Her voice has been described as luminous, dazzling and shining and her acting witty, delightful, and feisty, Shannon Mercer is an artist of uncommon musical artistry, whose passion for her art form [...]
They spoke about it
A CONSIDERATION OF A SERIOUS MATTER
Charles Ives gave two titles to his most famous composition. The piece generally known as The Unanswered Question, featuring a trumpet call repeating the same earnest question seven times, was also listed by the composer under the title A Consideration of a Serious Matter.
This wonderful title soon became the programmatic idea behind our recording of adagios throughout the centuries. Centered around Bach’s sad yet mysteriously joyful aria Ich habe genug, there emerged a colourful array of choral and orchestral pieces, all having one element in common: they are all meditations on the fundamental questions of life and death and express something impossible to communicate through words.
As we were recording the album we began to feel as if the different pieces were “reacting” to one another. It was almost as if the composers were having an intense conversation across the centuries, with no existing time barriers.
Jan Dismas Zelenka’s 1738 Miserere, an outburst of utter despair, finds a distant echo two centuries later in Charles Ives’ The Unanswered Question. According to the American composer himself, the quartet of wind instruments expresses the growing unrest of human beings who feel increasingly unsettled as they come face to face with the inexorability of destiny, as rendered tangible by the ethereal sounds of the strings.
Throughout history, composers have attempted to express the seemingly endless pain of human suffering through music. The examples contained on this recording are among some of the most powerful explorations of this emotional space.
Both Jan Dismas Zelenka’s Sepulto Dominum and G.Carissimi’s dramatic outcry Plorate Israel transport us into a world where, in the face of death, “last words” are uttered. Gregorio Allegri’s famous Miserere, the score of which was held secret by the Vatican in an attempt to retain exclusive control over this powerful piece of music, combines medieval Gregorian chant with highly expressive writing in madrigal style. Culminating in a glorious high C, the soprano part symbolizes a world beyond the three-dimensional sense-perceptible one which we (wrongly!) take to be the only reality.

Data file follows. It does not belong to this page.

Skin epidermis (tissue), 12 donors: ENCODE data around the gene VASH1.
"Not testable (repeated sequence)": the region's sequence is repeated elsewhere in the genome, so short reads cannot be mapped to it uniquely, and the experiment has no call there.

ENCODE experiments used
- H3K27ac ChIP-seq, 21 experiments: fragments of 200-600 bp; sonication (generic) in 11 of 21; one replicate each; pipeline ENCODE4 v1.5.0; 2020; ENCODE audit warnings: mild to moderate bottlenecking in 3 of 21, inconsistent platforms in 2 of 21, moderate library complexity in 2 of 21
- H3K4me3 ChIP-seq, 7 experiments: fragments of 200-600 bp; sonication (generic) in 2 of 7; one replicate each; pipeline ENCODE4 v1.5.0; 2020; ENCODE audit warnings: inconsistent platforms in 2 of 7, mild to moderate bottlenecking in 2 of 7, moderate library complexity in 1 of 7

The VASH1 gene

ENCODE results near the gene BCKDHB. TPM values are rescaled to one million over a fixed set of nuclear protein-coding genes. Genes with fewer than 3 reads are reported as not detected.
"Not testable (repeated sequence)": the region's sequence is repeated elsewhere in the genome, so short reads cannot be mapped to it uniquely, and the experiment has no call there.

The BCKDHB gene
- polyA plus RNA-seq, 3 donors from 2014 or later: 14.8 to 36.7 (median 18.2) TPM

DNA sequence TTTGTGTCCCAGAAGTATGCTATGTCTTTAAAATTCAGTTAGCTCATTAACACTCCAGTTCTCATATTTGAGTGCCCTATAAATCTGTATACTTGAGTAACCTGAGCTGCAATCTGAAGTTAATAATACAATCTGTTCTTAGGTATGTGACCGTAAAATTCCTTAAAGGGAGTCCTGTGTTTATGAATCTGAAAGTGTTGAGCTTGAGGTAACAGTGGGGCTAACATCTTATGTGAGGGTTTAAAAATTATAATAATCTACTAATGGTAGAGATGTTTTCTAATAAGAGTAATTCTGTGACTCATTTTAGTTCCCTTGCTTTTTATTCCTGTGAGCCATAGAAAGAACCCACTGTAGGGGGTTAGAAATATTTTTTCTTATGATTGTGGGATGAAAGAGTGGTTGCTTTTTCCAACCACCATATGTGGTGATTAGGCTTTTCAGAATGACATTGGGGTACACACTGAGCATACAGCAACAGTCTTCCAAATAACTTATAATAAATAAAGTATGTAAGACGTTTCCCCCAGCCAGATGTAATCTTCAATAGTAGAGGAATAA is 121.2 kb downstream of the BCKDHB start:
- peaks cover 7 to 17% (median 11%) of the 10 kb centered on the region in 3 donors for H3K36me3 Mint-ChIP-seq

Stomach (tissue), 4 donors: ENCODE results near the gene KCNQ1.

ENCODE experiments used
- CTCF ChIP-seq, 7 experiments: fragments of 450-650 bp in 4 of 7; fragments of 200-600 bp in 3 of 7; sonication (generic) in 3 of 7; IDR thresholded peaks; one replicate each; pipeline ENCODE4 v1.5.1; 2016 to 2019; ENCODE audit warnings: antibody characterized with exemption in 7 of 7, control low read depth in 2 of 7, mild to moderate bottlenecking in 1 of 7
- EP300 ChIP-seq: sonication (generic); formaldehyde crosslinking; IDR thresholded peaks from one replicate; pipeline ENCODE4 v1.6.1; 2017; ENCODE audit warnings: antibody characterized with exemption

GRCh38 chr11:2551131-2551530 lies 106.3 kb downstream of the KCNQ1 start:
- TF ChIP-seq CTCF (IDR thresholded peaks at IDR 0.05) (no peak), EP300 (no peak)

In a fascinating attempt to understand music from a mathematical point of view, the composer and music theorist Dmitri Tymoczko managed to prove very recently that the harmonies in Frédéric Chopin’s Prelude in E minor were already moving in a four-dimensional space at a time when mathematicians of the 19th century were just beginning to think about the possibility of the existence of more than three dimensions. In physics nowadays it is thought that our universe could contain as many as 11 hidden dimensions, and it is profoundly inspiring to realize that a composer like Chopin was at the artistic and scientific forefront as he explored the beauty of a dimension existing beyond our sense-perceptible world. By Chopin’s request, this piece was played at his own funeral, along with Mozart’s Requiem.
In an attempt to bring “Albinoni’s Adagio” back to its baroque origins, we took the liberty of recomposing the twentieth-century version set by Giazotto on the Venetian baroque composer’s original bass line.
Obviously, Giazotto’s notion of baroque music is quite different from ours nowadays and it proved to be a highly interesting task to focus on the essential elements of baroque style while at the same time attempting to preserve as many of Giazotti’s romanticism as possible.
What would Erik Satie have thought about our use of baroque instruments throughout this recording regardless of the period in which the pieces were composed? This enigmatic and witty composer, who lived in a small hotel room, the location of which he kept secret until his own death finally rendered it public, would surely have enjoyed the pure harmonies which result from playing with less vibrato than that produced by modern instruments (and performance techniques). In the case of his Gymnopédie, just as in Ives’ The Unanswered Question or in Chopin’s Prelude, the power of pure harmonies based on natural major and minor thirds creates a movingly beautiful landscape.
We dedicate this recording to the memory of Bruce Haynes, whose untimely death has deprived us of a cherished friend and colleague. For many years he was at the forefront of the early music movement as a visionary baroque oboist, after which he went on to inspire a whole generation of musicians with thought-provoking books such as The Eloquent Oboe or The End of Early Music.
It is our hope that across the boundaries of time and death Bruce is presently having a friendly conversation somewhere with Erik Satie, discussing the merits of this recording, smoking his customary pipe, amused and touched by our efforts to bring music to life.
Indeed, it is a serious matter to consider that there may be an end to early music, as there is to life itself; but assuming that there is a place beyond time and space, the music on this CD offers glimpses into how inspired composers have managed to zoom in on dimensions beneath and beyond our ordinary reality, insofar as it is humanly possible to do so.
© Matthias Maute